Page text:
“Religion has very often been nothing more than the superfluous consecration of some situation or action which was neither judged nor transformed by this consecration. Religion has consecrated the feudal order and its own participation in it without transcending it. Religion has consecrated nationalism without transforming it. Religion has consecrated democracy without judging it. Religion has consecrated war and arms of war without using its spiritual arms against war. Religion has consecrated peace and the security of peace without disturbing this security with its spiritual threat. Religion has consecrated the bourgeois ideal of family and property without judging it and has consecrated systems of exploitation of men by men without transcending them; on the contrary, it has used them for its own benefit.The first word, therefore, to be spoken by religion to the people of our time must be a word spoken against religion. It is the word the old Jewish prophets spoke against the priestly and royal and pseudo-prophetic guardians of their national religion, who consecrated distorted institutions and distorted politics without judging them.

 So how can people of faith, or people of no faith, who engage in social justice work, stand up and speak? What is it about religion that allows us to hide behind it without living into the values it espouses?

Tillich: "The same word must be spoken today about our religious institutions and politics. Will religion in this country, in this moment of history, simply follow the trend of events, the way public opinion runs, the direction in which the makers of public opinion want us to move? Will religion, after it has consecrated a self-complacent and egoistic enthusiasm for peace, consecrate self-intoxication with war? Will religion in our situation transcend our situation or not?” (Tillich, “The Word of Religion,” The Protestant Era).

Interesting, especially given our offensive in Afghanistan today. Just War. Is it an oxymoron?

Defining Religion

"Traditional religions are not universal: they are tribal and national. Each religion is bound and limited to the people among whom it has evolved. One traditional religion cannot be propagated in another tribal group. This does not rule out the fact that religious ideas may spread from on e people to another. But such ideas spread spontaneously, especially through migrations, intermarriage, conquest, or expert knowledge being sought by individuals of one tribal group from another” (Mbiti, African Religions and Philosophy, 4).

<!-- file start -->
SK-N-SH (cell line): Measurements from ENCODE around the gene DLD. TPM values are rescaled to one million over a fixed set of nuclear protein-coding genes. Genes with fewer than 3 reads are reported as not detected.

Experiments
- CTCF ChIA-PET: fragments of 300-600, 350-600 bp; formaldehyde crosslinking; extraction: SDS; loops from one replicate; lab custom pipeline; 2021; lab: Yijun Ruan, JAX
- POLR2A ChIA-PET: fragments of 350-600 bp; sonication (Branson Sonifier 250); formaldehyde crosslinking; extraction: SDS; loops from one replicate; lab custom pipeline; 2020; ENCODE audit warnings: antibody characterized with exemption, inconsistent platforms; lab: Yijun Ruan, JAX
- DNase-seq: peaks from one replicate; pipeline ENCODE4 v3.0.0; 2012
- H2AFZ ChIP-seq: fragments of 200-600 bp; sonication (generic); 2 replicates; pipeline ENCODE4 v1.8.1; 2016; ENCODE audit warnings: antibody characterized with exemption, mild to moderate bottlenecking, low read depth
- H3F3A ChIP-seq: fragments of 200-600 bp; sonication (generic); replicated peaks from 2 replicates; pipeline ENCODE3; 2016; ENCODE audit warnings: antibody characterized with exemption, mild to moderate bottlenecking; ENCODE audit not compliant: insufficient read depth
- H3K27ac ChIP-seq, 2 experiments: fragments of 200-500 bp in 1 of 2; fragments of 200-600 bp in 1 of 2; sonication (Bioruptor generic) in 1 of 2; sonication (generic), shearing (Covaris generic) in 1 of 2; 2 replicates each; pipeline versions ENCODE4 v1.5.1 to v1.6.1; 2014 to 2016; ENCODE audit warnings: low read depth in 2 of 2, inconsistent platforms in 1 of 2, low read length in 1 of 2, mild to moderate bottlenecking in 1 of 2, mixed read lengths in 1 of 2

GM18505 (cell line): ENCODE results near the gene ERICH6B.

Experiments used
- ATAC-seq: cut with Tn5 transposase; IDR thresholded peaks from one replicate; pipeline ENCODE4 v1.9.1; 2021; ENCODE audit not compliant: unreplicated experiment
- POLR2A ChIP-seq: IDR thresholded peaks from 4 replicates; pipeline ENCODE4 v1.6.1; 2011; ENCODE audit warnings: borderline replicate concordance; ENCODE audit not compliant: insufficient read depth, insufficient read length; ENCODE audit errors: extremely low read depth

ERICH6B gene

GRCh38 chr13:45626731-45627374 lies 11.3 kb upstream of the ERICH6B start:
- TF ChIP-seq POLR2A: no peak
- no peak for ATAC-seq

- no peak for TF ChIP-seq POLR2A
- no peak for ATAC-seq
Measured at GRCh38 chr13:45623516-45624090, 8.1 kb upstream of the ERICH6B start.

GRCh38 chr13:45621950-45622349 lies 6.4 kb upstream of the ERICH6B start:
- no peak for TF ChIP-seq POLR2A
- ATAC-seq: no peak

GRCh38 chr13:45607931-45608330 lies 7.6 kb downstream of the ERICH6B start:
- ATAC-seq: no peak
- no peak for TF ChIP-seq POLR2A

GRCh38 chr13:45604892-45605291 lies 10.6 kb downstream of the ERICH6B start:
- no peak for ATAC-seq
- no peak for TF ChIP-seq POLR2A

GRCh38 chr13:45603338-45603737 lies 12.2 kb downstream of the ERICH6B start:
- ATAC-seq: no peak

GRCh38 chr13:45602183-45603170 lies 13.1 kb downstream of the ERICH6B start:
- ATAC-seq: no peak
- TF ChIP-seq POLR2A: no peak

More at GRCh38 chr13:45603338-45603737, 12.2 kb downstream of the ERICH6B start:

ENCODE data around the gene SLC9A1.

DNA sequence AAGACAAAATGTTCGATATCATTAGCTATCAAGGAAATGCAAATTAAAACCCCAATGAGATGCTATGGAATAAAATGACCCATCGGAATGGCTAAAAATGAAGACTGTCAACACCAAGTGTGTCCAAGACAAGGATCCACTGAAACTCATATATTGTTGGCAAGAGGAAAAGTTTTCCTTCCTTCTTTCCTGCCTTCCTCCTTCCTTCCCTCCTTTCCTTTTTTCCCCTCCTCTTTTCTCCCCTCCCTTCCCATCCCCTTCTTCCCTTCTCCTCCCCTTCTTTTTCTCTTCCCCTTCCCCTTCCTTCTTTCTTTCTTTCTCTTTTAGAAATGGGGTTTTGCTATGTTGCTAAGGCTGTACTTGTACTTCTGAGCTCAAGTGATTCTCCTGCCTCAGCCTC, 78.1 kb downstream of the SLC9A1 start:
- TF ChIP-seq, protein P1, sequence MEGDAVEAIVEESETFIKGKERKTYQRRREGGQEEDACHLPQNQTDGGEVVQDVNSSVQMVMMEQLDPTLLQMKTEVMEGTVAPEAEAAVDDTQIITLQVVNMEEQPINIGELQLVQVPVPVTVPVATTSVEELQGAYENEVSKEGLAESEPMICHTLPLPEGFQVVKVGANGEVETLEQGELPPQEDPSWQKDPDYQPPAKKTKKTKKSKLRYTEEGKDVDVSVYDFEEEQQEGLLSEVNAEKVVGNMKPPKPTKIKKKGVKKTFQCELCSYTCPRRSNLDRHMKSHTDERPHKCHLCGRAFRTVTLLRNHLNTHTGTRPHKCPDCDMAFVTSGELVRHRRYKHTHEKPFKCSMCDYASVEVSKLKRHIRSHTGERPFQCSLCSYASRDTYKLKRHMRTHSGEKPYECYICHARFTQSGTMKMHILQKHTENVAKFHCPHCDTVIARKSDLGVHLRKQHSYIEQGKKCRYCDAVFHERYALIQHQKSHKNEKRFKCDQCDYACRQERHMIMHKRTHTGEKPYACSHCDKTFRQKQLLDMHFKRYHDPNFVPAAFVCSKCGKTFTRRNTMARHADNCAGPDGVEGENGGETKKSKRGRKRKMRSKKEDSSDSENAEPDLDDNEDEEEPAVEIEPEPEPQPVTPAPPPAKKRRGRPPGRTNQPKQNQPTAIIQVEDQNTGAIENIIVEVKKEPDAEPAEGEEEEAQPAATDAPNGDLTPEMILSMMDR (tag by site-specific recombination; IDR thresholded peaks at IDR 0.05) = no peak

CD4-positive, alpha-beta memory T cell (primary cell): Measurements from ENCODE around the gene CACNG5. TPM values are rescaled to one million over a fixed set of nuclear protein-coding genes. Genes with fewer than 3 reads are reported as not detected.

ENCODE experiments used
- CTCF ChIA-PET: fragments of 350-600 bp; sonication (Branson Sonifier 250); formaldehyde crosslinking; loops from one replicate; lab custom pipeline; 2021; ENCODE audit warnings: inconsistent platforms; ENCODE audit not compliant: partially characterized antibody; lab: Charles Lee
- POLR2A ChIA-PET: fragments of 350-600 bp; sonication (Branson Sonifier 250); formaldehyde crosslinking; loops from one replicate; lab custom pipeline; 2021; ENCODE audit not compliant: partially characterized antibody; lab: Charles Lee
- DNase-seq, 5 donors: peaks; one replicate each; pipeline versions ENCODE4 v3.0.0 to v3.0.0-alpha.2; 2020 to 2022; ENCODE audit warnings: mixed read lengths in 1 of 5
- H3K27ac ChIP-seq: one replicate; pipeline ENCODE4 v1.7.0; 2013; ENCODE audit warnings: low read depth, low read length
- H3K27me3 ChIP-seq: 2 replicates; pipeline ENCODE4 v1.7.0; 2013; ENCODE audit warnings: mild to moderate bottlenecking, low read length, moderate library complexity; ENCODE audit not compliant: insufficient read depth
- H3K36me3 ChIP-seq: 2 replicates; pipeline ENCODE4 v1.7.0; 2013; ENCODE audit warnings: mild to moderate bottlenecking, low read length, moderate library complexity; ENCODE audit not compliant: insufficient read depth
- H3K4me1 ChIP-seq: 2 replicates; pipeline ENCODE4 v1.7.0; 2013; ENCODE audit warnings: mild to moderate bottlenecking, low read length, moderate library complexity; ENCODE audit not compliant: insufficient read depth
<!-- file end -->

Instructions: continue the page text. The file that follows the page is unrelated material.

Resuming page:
I'm doing some reading on the definition of religion and found this interesting, especially as contrasted to what J.Z. Smith says,"The most common form of classifying religions, found both in native categories and scholarly literature, is dualistic and can be reduced, regardless of what differentium is employed, to ‘theirs’ and ‘ours.’”

It is enlightening to finally be exposed to non-Western concepts of religion. It helps to see where I make assumptions about what I think of religion, and what I expect others to think. There is a much broader swath of defintion around religion, faith, and religiosity than I have explored - not to say that I didn't experience these ideas on the fringes of my experience, but I didn't get down in the dirt with them and plant my own seeds of wonder, and let a forest grow.

This also helps me to work on my right-brain capacity for approaching ministry in a creative way, and to understand that even those who are steeped in Western enlightenment ideas about religion will be excited about and access religion in different ways, if given the opportunity. Or maybe they'll burn me at the stake, who knows ;)

Thursday, February 11, 2010

Lacking profundity

You know, when I was away from home, and in class and able to focus away from my ADD life, I had all sorts of profound insights, and my IQ went up about 50 points. Now, I feel like I can barely keep up with my class reading, let alone say anything profound, or even think it. My blog feels like a black hole of meh.

I read some of the things the people in my NT class are posting, and I think, "Wow, I'm way out of my league here. I can't even THINK of such questions, let alone begin to answer them." I have no idea how I'll write an exegetical paper later this year.

I did write an assigned sermon that I'm quite pleased with, but I have another one to write, and am waiting for inspiration.

Gah. I don't know why my brain chose now to go on vacation but it can come home any time now.

Tuesday, February 9, 2010

Tuesday Win!

I feel like my brain is overflowing, which makes it hard to be truly present at all. Ever. I have New Testatment readings from four books, readings for Community Studies, my site work goals (and 8 hours a week there), two part-time jobs, and homeschooling the kids.